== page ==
I don’t know if you’ve noticed, but Far Cry could be the next Assassin’s Creed.
“Annual franchise” has become a bit of dirty word for gamers. For many, it represents a cynical drive from publishers to release as much of a popular series as possible, even at the cost of quality. For years, the term was largely only associated with sports games like Madden, but now megahit franchises like Call of Duty and Assassin’s Creed see yearly releases as well.
Ubisoft is the publisher behind Assassin’s Creed, and it hasn’t been shy about its desire to milk its popular franchises. “We will be able to release our franchises more and more regularly, providing solid visibility on our future revenue and profitability streams,” said Ubisoft chief executive Yves Guillemot said in a recent statement regarding its annual financial report.
Above: Ubisoft’s popular Assassin’s Creed IV.
Image Credit: Ubisoft
Some claim that you can hurt the demand for a franchise by oversaturating the market with it. Of course, not all of the evidence supports that argument. Last year’s Assassin’s Creed IV: Black Flag, the fifth in a string of year-to-year releases for the series, sold a massive 11 million copies.
Outside of Assassin’s Creed, Ubisoft had a huge hit with 2012’s Far Cry 3, which sold 9 million units. It was such a success that Ubisoft quickly capitalized in 2013 with Far Cry 3: Blood Dragon, a standalone expansion with an ’80s action-movie vibe. Now, we have Far Cry 4 coming later this year.
See the pattern? Before Far Cry 3’s 2012 release, the last entry in the series was Far Cry 2 in 2008. Now, we’re getting new installments in the franchise every year. Ubisoft has managed to make Far Cry an annual franchise without ever branding it as one. And interestingly, no one seems to mind.
Above: The memorable Vaas helped to make Far Cry 3 a huge hit.
Image Credit: Ubisoft
A lot of that has to do with good will. Fans were very receptive to Far Cry 3, and Blood Dragon, while mechanically very similar, really stood out as a unique experience. While gamers complain that Call of Duty has gotten stale (the latest entry, Ghosts, was the worst reviewed Call of Duty since the series went mainstream with 2007’s Modern Warfare) and that Assassin’s Creed is getting stretched thin (we could be getting two entries this year, one for new-gen systems and a different game for last-gen consoles), Far Cry brings out more excitement than cynicism.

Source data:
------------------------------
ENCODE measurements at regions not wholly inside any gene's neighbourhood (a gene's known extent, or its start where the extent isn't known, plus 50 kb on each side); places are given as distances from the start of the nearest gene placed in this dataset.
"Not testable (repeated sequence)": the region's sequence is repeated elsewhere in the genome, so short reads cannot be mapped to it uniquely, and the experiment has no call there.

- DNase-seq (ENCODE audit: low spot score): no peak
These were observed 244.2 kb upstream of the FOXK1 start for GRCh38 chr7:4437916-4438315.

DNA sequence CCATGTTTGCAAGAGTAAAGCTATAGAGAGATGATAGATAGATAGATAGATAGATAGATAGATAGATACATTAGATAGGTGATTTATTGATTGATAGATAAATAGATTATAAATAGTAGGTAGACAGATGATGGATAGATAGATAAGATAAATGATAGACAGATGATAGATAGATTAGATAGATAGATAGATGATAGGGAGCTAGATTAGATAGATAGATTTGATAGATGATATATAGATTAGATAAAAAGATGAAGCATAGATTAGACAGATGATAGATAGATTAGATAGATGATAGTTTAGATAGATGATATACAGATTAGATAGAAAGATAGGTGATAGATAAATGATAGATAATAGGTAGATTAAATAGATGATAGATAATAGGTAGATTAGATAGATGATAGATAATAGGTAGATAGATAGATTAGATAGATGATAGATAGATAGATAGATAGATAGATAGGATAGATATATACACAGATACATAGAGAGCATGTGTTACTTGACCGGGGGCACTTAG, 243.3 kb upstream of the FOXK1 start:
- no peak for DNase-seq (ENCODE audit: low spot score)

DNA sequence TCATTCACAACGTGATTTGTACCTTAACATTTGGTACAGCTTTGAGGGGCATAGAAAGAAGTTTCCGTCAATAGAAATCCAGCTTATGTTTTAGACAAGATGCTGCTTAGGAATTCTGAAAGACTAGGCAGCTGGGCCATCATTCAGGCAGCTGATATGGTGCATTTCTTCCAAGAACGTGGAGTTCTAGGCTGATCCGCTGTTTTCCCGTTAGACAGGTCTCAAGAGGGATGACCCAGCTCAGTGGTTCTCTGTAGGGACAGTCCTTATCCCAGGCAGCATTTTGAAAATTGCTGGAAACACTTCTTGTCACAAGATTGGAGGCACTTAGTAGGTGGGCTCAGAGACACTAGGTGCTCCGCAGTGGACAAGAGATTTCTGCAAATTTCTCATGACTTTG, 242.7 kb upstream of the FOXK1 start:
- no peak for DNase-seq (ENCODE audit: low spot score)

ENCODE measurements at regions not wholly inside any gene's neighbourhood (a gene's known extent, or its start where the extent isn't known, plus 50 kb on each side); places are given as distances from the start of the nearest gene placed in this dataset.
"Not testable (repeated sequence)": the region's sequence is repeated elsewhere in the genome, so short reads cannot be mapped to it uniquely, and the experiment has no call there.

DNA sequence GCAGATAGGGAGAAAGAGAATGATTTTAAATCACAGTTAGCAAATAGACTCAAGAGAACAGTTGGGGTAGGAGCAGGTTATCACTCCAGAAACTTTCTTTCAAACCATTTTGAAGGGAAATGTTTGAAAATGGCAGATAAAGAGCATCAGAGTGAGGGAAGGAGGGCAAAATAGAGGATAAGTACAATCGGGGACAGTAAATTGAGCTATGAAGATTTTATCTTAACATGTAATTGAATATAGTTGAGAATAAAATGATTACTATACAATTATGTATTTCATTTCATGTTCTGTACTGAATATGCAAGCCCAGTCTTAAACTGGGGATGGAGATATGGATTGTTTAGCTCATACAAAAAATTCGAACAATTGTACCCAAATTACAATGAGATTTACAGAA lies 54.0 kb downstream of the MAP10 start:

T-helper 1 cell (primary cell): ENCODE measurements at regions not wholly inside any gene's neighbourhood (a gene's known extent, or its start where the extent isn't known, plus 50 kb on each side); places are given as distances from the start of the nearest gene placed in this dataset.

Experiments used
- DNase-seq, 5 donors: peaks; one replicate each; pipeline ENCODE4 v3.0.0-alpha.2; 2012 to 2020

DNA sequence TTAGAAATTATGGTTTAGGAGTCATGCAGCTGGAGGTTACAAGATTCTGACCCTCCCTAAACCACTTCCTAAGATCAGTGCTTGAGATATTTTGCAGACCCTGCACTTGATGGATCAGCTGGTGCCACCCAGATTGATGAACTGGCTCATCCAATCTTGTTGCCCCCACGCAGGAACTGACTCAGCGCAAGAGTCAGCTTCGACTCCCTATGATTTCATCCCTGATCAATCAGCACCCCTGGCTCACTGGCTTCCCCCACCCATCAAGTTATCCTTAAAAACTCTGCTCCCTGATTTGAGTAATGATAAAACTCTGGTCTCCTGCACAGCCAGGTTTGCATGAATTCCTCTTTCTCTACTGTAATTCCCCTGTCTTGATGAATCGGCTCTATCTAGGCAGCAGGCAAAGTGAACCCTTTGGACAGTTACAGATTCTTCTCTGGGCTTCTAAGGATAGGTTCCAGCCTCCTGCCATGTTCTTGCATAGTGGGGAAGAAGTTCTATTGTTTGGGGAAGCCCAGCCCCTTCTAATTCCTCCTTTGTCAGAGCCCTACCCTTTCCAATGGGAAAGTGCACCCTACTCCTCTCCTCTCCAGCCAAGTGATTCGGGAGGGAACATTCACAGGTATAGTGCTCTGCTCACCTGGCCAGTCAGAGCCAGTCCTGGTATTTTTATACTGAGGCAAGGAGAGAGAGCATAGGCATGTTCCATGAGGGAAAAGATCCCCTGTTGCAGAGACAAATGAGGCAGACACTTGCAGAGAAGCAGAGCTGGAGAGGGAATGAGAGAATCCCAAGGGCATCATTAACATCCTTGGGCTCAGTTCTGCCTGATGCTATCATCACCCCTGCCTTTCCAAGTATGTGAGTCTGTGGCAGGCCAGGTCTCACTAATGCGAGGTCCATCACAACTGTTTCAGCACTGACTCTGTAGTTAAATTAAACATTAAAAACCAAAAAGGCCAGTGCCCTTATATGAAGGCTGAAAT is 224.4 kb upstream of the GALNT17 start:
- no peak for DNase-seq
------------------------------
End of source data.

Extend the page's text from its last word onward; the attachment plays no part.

That’s great for Ubisoft, but it better be careful. Sure, people all excited for Far Cry 4, but it won’t take many more familiar, annual sequels before gamers begin to turn on the series. Ubisoft could smartly alternate between the full-blown, numbered installments and smaller, more creative spinoffs like Blood Dragon. That way, you still get your annual games without having to depend on a triple-A release every year. Sure, the spinoff will never sell quite as well, but you’re keeping the franchise fresher.
Of course, Ubisoft can just throw all caution to the wind and give us Far Cry 5 in 2015. I mean, as cynical as gamers are toward Call of Duty and Assassin’s Creed, that negativity hasn’t impacted sales much — yet. Maybe Ubisoft will try to take advantage of this series popularity as much as it can. Of course, that can always backfire, like it did with Guitar Hero and Rock Band, gaming fads that saw a lot of releases before demand for them quickly faded.
Above: Blood Dragon stood apart from Far Cry 3 despite many similarities.
Image Credit: Ubisoft Michael Biehn
Whatever it’s doing, don’t expect Ubisoft to bluntly call Far Cry an annual franchise. Even when we asked the publisher if it was fair to call Far Cry one with three yearly releases in a row, Ubisoft simply told us it had nothing to share with us. Now, that’s a normal response for a journalist asking about a big, upcoming release we don’t know much about like Far Cry 4, but it’s a bit unusual to get such a hard nonresponse when we were just asking how it would classify a release strategy.
It’s likely that Ubisoft knows what it has with Far Cry; a popular, open-world franchise that can drive strong sales and has tons of love from the gaming community. It wants to keep it that way as long as possible, and balancing the financial needs of yearly releases with the cynicism that comes with it can go a long way toward keeping Far Cry relevant long past the days of Call of Duty and Assassin’s Creed.
Far Cry’s star is shining bright in the galaxy of gaming. Let’s see how long it can burn before exploding.
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